female working on laptop and using her debit card
Casey State Bank
How to Avoid Debit Card Fraud
Debit card fraud is so common that, according to Self.inc, it accounts for 41% of the cases of identity theft in the US. The average loss to victims was $780 – an amount many people can’t afford to lose. Most people don’t even know what to watch out for to avoid debit card fraud, and it only seems to be getting worse. According to a Payments Journal post, 17% of consumers reported debit card fraud in 2018, but by 2020, the number was up to 25%. Most consumers don’t know that banks can only go so far to help them recover the loss of their hard-earned money through debit card fraud, so it’s especially important to do all you can to prevent it from happening in the first place.
Debit card fraud comes in many forms, such as:
- Lost or stolen cards
- Compromised debit card information
- Unauthorized debit transactions
- Card-present fraud
- Card-not-present fraud
- Unauthorized duplicates
- Recurring transactions
- Non-receipt of goods or services
Below are some ways to avoid credit card fraud, along with information that may be helpful to you.
Pay Attention to Bank Statements
One of the first steps to avoiding credit card fraud involves being aware of bank statements. It doesn’t take long to do a quick review of transactions, and it can save you quite a bit of money if you get hit by debit card fraud. The amount refunded to your account depends directly on how quickly you report the issue and what kind of issue it is (more on that below), so be sure to report any odd transactions immediately.
Guard your PIN and Debit Card
You’ve heard it often enough, but we’ll say it again: don’t share your PIN or card with anyone. Often we encounter fraud due to the customer sharing their card with a son, daughter, spouse or friend who then uses it to initiate unauthorized transactions. Additionally, don’t write it down anywhere, and consider not using it at the gas pump. Instead, use your debit card as if it’s a credit card, to avoid providing your PIN. In fact, using your debit card in credit card mode may offer extra liability protection for you.
Rethink Online Debit Card Use
Consider only using credit cards online, since they take more time for banks to process and can become an item of dispute rather than an instant transaction from your checking account. Check for a security symbol (an unbroken key or padlock symbol) on each website before you order, since these mean that your information will be encrypted and these websites will be safer. Another tip is to only make financial transactions on sites that have an “s” after “http” (Ie: https://) in the web address, or url. The added “s” is an indication of greater security.
Steer Clear of “Free Trials”
Often, businesses will offer free trials to customers and then, after the trial period, begin charging for the product or service. If you accept a “free trial” and then immediately have to provide credit card information, be leery of implications that can arise further down the road. Read all of the fine print – likely there is some point in the future where they plan to begin charging you. If it’s something you really want to try but don’t think you’ll want long-term, consider setting a reminder for yourself at the end of the trial period (in the form of a Google Calendar reminder or something of the like) to ensure you don’t exceed the trial period.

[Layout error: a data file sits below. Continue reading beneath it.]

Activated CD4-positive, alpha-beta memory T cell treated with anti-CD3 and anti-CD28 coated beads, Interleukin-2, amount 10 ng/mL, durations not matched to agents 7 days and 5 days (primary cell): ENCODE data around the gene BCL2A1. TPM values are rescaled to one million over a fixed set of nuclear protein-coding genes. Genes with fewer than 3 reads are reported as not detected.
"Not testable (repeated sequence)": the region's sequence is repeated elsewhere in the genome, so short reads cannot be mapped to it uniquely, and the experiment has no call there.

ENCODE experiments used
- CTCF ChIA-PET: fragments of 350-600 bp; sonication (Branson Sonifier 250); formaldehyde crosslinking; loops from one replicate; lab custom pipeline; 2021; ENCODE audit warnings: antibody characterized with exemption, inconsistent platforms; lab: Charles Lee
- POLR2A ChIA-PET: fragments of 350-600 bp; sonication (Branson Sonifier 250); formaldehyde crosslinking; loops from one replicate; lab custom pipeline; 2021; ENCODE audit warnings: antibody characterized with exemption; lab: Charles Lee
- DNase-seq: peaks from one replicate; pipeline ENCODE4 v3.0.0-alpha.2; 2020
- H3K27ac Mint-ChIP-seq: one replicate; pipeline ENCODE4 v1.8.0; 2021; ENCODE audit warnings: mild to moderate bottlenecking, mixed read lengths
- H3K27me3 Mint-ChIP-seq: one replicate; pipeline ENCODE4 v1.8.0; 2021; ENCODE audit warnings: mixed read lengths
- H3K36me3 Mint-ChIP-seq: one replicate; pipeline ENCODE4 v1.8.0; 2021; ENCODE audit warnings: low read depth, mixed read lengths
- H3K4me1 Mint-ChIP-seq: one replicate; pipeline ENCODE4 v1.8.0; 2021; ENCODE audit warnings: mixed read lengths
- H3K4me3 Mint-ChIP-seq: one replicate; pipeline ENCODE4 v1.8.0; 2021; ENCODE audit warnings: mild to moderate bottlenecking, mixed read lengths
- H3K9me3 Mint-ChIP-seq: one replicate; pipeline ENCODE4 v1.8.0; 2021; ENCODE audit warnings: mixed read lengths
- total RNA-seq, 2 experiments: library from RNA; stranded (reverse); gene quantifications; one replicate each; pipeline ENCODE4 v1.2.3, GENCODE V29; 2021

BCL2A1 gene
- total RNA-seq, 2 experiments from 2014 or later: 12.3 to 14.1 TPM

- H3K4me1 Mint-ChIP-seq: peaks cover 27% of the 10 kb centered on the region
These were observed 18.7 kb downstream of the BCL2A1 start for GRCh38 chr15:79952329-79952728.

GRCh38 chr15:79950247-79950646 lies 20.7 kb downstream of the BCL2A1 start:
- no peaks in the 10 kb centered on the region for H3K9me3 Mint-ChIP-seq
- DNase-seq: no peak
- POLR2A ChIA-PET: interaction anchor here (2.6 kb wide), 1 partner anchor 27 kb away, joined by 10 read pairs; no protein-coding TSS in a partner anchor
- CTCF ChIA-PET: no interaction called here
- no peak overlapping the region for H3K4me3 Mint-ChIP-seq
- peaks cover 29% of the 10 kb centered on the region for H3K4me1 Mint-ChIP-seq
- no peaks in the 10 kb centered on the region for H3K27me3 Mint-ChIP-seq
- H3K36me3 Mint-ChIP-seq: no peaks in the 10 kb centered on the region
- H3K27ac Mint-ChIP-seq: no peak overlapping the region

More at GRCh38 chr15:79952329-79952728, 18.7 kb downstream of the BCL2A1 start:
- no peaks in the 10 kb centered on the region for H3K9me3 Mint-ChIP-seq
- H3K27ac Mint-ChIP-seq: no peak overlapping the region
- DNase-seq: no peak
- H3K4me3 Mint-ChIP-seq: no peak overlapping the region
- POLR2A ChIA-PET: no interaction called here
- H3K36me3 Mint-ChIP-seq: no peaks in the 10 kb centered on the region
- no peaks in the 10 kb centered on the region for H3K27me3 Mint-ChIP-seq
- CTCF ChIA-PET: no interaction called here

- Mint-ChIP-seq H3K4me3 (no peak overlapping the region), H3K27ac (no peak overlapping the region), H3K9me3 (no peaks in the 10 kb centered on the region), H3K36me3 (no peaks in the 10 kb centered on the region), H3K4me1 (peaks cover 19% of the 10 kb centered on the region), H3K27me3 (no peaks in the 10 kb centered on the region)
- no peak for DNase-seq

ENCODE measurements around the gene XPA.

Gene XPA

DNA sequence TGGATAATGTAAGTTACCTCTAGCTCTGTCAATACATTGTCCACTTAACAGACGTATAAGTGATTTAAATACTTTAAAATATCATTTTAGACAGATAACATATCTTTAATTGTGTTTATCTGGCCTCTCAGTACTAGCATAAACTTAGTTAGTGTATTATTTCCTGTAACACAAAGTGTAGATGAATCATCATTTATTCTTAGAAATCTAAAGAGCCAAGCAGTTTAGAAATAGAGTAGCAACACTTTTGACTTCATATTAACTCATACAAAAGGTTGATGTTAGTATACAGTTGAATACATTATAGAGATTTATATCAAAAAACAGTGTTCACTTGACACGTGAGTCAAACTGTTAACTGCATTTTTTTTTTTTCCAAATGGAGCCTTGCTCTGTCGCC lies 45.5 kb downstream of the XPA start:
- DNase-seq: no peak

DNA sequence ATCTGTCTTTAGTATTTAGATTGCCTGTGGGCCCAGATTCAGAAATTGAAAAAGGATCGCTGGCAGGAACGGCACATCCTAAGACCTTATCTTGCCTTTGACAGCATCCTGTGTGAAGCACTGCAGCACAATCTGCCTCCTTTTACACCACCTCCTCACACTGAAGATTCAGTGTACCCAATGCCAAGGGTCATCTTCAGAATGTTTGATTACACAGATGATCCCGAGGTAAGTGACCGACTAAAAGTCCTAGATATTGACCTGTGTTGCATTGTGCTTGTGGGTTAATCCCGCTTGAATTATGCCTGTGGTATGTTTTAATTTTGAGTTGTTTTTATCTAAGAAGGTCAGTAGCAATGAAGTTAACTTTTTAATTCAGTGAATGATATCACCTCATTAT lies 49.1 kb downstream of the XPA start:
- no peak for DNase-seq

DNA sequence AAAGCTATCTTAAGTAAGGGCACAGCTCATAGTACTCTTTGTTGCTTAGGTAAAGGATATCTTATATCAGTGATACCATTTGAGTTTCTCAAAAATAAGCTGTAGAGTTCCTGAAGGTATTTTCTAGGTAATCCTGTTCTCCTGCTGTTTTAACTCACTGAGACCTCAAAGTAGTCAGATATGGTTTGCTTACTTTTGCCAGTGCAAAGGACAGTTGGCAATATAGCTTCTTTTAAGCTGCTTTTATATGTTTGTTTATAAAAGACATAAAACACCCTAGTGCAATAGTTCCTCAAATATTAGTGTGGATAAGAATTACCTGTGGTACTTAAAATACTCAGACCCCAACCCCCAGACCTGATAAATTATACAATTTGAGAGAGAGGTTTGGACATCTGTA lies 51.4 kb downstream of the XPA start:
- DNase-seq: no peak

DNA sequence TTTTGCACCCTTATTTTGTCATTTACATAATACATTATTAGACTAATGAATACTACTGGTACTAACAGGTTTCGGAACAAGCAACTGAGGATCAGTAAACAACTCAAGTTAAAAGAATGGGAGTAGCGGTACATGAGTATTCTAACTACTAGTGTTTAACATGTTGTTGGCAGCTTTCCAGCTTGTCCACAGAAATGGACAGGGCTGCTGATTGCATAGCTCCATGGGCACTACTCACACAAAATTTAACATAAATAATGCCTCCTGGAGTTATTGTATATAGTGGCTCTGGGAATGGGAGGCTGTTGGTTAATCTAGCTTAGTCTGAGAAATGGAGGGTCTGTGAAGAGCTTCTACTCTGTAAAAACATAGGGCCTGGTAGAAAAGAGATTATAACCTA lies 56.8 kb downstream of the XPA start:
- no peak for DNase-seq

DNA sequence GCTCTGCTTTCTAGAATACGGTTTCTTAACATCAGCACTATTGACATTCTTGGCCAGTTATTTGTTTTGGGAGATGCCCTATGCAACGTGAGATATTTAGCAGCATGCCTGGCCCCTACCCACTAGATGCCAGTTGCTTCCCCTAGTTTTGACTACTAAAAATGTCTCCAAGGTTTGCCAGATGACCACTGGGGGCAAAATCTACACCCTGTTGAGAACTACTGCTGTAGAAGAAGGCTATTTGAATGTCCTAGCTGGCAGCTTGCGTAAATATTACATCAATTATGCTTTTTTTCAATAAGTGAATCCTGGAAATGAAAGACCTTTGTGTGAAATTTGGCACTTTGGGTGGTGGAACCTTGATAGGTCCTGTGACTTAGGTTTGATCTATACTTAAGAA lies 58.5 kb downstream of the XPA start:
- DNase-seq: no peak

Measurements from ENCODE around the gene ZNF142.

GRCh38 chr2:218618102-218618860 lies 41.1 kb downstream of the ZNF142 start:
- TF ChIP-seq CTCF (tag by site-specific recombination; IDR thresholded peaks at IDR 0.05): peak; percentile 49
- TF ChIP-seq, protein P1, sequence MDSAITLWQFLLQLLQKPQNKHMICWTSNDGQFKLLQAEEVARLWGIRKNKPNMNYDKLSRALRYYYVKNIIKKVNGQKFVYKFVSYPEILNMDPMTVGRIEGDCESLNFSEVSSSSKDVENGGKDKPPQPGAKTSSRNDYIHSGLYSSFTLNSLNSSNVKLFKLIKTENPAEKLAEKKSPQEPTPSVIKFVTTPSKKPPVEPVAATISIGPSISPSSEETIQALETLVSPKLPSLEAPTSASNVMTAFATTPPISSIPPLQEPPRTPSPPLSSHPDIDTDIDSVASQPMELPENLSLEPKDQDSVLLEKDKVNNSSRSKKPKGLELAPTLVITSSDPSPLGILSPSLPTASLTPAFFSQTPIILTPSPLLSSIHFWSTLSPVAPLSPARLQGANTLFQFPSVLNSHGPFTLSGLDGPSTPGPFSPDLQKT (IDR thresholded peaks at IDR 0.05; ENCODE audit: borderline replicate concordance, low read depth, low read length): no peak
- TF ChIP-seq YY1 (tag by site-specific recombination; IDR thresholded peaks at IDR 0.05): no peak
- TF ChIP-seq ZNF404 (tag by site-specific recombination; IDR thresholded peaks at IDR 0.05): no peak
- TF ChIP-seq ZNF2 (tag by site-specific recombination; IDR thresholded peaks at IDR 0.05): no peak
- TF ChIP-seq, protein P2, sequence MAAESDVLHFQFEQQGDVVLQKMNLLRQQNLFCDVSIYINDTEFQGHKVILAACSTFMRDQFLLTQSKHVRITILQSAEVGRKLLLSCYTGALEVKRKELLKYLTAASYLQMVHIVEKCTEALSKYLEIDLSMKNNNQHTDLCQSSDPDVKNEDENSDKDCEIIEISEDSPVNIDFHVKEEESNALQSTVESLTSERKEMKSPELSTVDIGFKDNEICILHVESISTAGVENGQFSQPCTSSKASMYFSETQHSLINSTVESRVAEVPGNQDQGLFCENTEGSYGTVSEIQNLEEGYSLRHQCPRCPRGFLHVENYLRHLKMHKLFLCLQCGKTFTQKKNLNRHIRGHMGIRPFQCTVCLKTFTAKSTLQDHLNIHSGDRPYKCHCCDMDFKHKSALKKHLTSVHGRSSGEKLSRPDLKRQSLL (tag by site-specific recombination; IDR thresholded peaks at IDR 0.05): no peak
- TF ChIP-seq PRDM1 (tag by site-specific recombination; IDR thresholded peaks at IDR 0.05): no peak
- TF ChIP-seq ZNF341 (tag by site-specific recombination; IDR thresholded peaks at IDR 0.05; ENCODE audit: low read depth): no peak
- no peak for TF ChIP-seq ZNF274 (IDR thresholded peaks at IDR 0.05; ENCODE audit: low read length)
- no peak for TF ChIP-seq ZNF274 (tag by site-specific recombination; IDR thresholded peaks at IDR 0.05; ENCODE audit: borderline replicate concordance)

Only Use Bank ATMs
Ever heard of skimmers? They’re small devices that identity thieves add to ATMs in stores, gas pumps, and airports to intercept and store credit card data. To be honest, they are sometimes added to bank ATMs as well, although it is much more difficult for thieves to do this in banks because of the widespread use of surveillance cameras. Skimmers are very difficult to tell from regular ATM devices, but with discretion, some of them can be identified. For more on how to identify skimmers, check out this article.
Don’t Use Public Wifi for Financial Transactions
Whenever you are using wifi to check your account balance, pay bills, or shop, use a password-protected wifi signal. Doing this makes it more difficult for hackers to capture your password and account information.
Report Issues Right Away
Something you may not know about debit card fraud is that banks have a deadline as far as recovering your money. According to Regulation E, consumers must report lost or stolen cards no more than two days after they have become aware of the theft, or the consumer may not get as much of a refund. Time is of the essence, not only for you, but for the bank to be able to minimize losses as well. For those who wait over 60 days to report, the consequences are even more severe. There are different rules depending upon whether the card was lost/stolen and whether skimmers or other information-capturing techniques were used. You may consider reporting the problem to the police as well, to provide extra support when you want to be reimbursed for charges.
There you go – seven ways to avoid debit card fraud! We hope you’ve found this blog post informative and helpful. As always, we strive to provide value to you, our loyal customers. The security and privacy of your information is important to us. Providing these tips is just another way for us to make good on our promises to you.